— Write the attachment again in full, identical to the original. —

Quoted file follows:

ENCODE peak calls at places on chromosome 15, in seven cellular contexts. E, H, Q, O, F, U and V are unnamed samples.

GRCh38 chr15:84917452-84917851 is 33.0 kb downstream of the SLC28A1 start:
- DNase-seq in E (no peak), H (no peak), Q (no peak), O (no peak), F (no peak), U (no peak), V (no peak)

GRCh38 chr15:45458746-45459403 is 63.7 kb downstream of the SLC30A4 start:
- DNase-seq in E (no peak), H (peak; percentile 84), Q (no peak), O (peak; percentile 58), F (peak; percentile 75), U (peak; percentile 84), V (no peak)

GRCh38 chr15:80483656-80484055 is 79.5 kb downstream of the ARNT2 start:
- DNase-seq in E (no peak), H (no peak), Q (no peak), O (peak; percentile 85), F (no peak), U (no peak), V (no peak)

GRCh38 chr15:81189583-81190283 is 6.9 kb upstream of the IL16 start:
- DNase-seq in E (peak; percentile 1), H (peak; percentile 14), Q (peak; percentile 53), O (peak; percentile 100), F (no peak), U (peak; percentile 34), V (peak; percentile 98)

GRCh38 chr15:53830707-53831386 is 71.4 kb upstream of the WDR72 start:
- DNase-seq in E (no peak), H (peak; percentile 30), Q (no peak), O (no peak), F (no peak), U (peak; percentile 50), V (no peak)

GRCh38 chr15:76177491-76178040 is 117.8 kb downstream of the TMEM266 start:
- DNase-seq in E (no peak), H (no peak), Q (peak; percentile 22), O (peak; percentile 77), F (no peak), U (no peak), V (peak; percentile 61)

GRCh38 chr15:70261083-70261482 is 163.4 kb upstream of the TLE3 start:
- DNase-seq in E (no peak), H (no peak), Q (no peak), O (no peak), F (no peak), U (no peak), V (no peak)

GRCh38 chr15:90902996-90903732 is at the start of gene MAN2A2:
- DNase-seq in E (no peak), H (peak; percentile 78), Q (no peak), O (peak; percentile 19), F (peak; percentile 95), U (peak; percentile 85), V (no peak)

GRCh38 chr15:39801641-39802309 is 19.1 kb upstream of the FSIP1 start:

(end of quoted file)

ENCODE peak calls at places on chromosome 15, in seven cellular contexts. E, H, Q, O, F, U and V are unnamed samples.

GRCh38 chr15:84917452-84917851 is 33.0 kb downstream of the SLC28A1 start:
- DNase-seq in E (no peak), H (no peak), Q (no peak), O (no peak), F (no peak), U (no peak), V (no peak)

GRCh38 chr15:45458746-45459403 is 63.7 kb downstream of the SLC30A4 start:
- DNase-seq in E (no peak), H (peak; percentile 84), Q (no peak), O (peak; percentile 58), F (peak; percentile 75), U (peak; percentile 84), V (no peak)

GRCh38 chr15:80483656-80484055 is 79.5 kb downstream of the ARNT2 start:
- DNase-seq in E (no peak), H (no peak), Q (no peak), O (peak; percentile 85), F (no peak), U (no peak), V (no peak)

GRCh38 chr15:81189583-81190283 is 6.9 kb upstream of the IL16 start:
- DNase-seq in E (peak; percentile 1), H (peak; percentile 14), Q (peak; percentile 53), O (peak; percentile 100), F (no peak), U (peak; percentile 34), V (peak; percentile 98)

GRCh38 chr15:53830707-53831386 is 71.4 kb upstream of the WDR72 start:
- DNase-seq in E (no peak), H (peak; percentile 30), Q (no peak), O (no peak), F (no peak), U (peak; percentile 50), V (no peak)

GRCh38 chr15:76177491-76178040 is 117.8 kb downstream of the TMEM266 start:
- DNase-seq in E (no peak), H (no peak), Q (peak; percentile 22), O (peak; percentile 77), F (no peak), U (no peak), V (peak; percentile 61)

GRCh38 chr15:70261083-70261482 is 163.4 kb upstream of the TLE3 start:
- DNase-seq in E (no peak), H (no peak), Q (no peak), O (no peak), F (no peak), U (no peak), V (no peak)

GRCh38 chr15:90902996-90903732 is at the start of gene MAN2A2:
- DNase-seq in E (no peak), H (peak; percentile 78), Q (no peak), O (peak; percentile 19), F (peak; percentile 95), U (peak; percentile 85), V (no peak)

GRCh38 chr15:39801641-39802309 is 19.1 kb upstream of the FSIP1 start: